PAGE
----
Austria’s next Chancellor is the commentariat’s new bête noire. But plenty of Christians are pleased by the 31-year-old’s ascent
Is Austria rediscovering its Catholic roots? Or is the country moving further away from Christian values under its soon-to-be head of government, Sebastian Kurz?
The 31-year-old Catholic’s recent landslide victory has caused considerable consternation across Europe’s commentariat, even among some Catholic observers. The German satirical magazine Titanic raised eyebrows by proclaiming on its front page: “Time travel in Austria: It’s finally possible to kill baby Hitler!” This was accompanied by an image showing cross hairs aiming at the heart of the young Chancellor-to-be.
More serious-minded media expressed their alarm differently. The Munich-based broadsheet Süddeutsche Zeitung interpreted the victory of “the populist Kurz” as a warning to Germany. Vatican Radio’s German section published an article that described the election as a “swing to the Right that is difficult for Christians”.
As Stephan Baier, the veteran Vienna correspondent of the Catholic German newspaper Die Tagespost points out, however, voter turnout would suggest that many Christians are, in fact, pleased with Kurz’s ascent.
Eighty per cent of the electorate went to the polls on October 15 in a country that, as of 2016, was 60 per cent Catholic (a further 10 per cent were either Orthodox or Protestant Christians).
The results show that Kurz’s conservative Austrian People’s Party (ÖVP) won 31.5 per cent of the vote. In second and third place, almost neck and neck, came the Social Democrats (SPÖ) and the Freedom Party (FPÖ). This suggests that a large number of Christians not only voted for Kurz, but also for the more right-wing FPÖ, with which the Chancellor-to-be is currently in coalition talks.
The road to this moment has been a long and arduous one for Kurz, the only child of Catholic parents in Vienna’s working-class district of Meidling. He took on political responsibilities from an early age, ultimately abandoning his law studies at the University of Vienna to pursue his career in politics.
Kurz is hard-working and pragmatic, and even political enemies concede that he is the opposite of a political opportunist or classical careerist. “While he certainly has an instinct for power,” one source close to him told the Catholic Herald on condition of anonymity, “he is not afraid to stand up for what he believes in. And this includes his own Christian values.” Kurz has surrounded himself with a close circle of dedicated team members, several of whom are practising Christians.
As to whether Kurz’s personal life is shaped by the faith, the record is somewhat less clear. He still lives in the district of Meidling, sharing a flat with his long-term girlfriend Susanne Thier.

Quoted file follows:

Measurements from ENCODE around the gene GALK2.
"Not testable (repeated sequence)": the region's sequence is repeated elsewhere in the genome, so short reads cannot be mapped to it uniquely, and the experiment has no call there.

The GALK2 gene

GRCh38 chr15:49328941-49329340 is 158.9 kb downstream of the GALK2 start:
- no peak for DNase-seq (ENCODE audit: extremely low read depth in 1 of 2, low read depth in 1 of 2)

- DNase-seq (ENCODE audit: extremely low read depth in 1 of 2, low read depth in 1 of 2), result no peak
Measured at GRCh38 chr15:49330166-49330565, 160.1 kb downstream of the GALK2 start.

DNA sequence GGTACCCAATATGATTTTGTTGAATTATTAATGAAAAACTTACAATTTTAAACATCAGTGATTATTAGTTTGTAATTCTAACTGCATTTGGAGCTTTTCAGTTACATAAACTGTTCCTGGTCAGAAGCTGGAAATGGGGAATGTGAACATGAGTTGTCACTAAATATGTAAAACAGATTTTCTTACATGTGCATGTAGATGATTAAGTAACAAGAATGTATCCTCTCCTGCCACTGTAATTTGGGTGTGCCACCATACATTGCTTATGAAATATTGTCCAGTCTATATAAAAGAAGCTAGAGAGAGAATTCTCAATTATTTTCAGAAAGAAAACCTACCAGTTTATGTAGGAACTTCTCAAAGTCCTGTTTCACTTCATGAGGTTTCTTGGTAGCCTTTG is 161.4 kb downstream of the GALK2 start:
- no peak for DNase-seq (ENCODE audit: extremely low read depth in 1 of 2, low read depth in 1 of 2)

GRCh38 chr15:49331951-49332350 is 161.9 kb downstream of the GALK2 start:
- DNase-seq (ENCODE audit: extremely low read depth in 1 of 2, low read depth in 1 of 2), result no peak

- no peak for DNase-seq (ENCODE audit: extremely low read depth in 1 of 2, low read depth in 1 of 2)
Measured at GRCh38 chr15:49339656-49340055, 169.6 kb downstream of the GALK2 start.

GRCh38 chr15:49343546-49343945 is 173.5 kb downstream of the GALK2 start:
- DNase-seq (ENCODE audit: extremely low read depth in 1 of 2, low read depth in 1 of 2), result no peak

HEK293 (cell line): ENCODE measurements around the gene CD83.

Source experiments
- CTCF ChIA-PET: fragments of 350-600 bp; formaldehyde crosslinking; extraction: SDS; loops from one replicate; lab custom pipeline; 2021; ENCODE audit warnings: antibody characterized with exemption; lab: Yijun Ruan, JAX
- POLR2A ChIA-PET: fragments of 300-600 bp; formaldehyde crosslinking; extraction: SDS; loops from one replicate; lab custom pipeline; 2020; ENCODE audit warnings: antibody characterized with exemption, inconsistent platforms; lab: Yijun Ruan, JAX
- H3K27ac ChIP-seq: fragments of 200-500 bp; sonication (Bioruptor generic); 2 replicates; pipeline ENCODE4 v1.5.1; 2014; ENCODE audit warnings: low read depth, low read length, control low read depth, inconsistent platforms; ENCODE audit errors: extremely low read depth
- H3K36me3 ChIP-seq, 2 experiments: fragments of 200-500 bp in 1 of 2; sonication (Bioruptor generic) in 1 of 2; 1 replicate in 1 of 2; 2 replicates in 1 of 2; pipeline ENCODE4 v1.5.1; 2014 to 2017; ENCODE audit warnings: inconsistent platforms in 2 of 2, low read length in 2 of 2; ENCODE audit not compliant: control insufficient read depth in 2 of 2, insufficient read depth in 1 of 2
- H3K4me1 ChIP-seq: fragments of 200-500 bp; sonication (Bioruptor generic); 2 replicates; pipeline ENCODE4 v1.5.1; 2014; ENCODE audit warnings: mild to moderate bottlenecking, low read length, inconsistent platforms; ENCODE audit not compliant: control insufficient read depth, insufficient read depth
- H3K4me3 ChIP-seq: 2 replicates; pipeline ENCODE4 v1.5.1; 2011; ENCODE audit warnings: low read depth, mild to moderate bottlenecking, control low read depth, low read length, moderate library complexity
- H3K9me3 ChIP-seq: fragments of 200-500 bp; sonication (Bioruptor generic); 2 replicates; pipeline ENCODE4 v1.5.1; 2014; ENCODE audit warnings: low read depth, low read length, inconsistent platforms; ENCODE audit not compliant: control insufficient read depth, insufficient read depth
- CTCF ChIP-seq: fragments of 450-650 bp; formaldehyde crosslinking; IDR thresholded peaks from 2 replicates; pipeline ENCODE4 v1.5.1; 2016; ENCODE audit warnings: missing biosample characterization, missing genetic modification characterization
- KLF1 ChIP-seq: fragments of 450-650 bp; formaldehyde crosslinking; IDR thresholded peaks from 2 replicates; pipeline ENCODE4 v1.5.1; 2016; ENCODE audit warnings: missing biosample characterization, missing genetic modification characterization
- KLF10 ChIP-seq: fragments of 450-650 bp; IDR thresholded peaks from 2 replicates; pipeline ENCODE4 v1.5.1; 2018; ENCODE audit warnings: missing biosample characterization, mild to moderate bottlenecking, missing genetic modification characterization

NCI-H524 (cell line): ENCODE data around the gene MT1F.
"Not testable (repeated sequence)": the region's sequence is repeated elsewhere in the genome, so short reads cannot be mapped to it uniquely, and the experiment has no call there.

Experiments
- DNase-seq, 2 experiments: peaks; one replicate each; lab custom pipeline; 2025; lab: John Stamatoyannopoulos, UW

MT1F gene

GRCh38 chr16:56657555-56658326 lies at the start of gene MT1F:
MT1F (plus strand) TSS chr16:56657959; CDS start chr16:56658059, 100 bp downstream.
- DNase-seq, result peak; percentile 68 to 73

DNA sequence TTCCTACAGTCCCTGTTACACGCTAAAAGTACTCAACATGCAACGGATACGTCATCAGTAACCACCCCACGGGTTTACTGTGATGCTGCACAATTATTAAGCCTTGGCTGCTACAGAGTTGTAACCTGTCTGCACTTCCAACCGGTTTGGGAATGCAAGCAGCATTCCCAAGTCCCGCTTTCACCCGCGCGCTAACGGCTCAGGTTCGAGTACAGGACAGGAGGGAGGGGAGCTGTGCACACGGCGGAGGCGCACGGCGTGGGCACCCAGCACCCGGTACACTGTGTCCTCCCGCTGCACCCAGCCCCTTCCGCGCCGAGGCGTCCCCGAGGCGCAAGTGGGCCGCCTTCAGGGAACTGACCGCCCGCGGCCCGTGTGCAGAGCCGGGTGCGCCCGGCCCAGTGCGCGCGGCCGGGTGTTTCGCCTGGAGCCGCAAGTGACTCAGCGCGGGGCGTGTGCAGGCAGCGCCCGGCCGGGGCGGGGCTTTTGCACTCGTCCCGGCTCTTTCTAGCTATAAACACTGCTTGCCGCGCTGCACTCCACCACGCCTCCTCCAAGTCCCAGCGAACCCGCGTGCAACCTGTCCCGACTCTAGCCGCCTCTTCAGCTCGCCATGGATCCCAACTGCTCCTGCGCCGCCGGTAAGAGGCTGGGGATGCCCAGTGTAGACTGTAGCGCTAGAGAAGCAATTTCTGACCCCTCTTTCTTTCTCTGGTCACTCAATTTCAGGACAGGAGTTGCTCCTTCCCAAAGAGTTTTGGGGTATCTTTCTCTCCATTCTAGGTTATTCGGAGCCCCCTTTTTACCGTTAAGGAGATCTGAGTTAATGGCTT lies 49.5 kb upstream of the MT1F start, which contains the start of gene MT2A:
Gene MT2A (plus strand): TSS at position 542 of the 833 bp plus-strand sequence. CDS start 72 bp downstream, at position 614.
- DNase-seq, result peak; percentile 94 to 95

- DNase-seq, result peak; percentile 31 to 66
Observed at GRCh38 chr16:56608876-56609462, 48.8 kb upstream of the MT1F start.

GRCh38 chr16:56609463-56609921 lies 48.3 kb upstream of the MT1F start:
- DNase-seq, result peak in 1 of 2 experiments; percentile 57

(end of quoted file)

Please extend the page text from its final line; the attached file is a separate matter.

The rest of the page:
But those who accuse Kurz of not having Christian values cite his handling of the migrant crisis as foreign minister, rather than his personal life. Kurz believes that there is no contradiction between his Catholic faith and his stringent approach to tackling mass migration, which was crucial to his election victory and his remarkable rise in popularity beforehand. As foreign minister, in the spring of 2016, he closed the “Balkan route” by which hundreds of thousands of migrants had illegally crossed into Austria.
In an interview with the Swiss website Jesus.ch last month, Kurz said he had sought the counsel of a priest when dealing with the migrant crisis. He had received “advice that I try and live by to this day. He told me: ‘As a human being, one must never lose our compassion with our neighbour.’”
Kurz added: “As a politician one must, however, never lose sight of reality. And what one should always preserve as a politician is the determination to make the necessary decisions, even if they are difficult.”
Despite his youth, Kurz has a track record of taking hard decisions and clear positions, avoiding the professional political discourse that stultifies public speech in German-speaking countries, as it does in the Anglosphere. His direct way of speaking is evident in all his television appearances. In one, for instance, he said: “What has shaped Europe, what has shaped Austria? We have a culture shaped by our Judaeo-Christian heritage and the Enlightenment – and this culture needs protecting, especially at a time of high and rising immigration.”
Kurz is infallibly polite and yet firm in his convictions. This approach, observers note, is not just restricted to the migration issue which helped him win the election, but also to less popular positions.
Kurz attended the “March for Jesus” in Vienna in 2016, instead of a much more popular gay pride march on the same day. He holds a strongly pro-life position, one he clarified in an interview with the site Glaube.at shortly before the election – at a time when some savvy strategists might have suggested he remain silent.
Though Kurz is a good listener – his large ears lend themselves to many a caricature – he expects committed responses from those he deals with once he has proposed a way forward. “Christians should comport themselves with confidence,” Kurz said last year in an interview with the Archdiocese of Vienna’s newspaper, Sonntag. No one doubts he will do just that as Chancellor of Austria.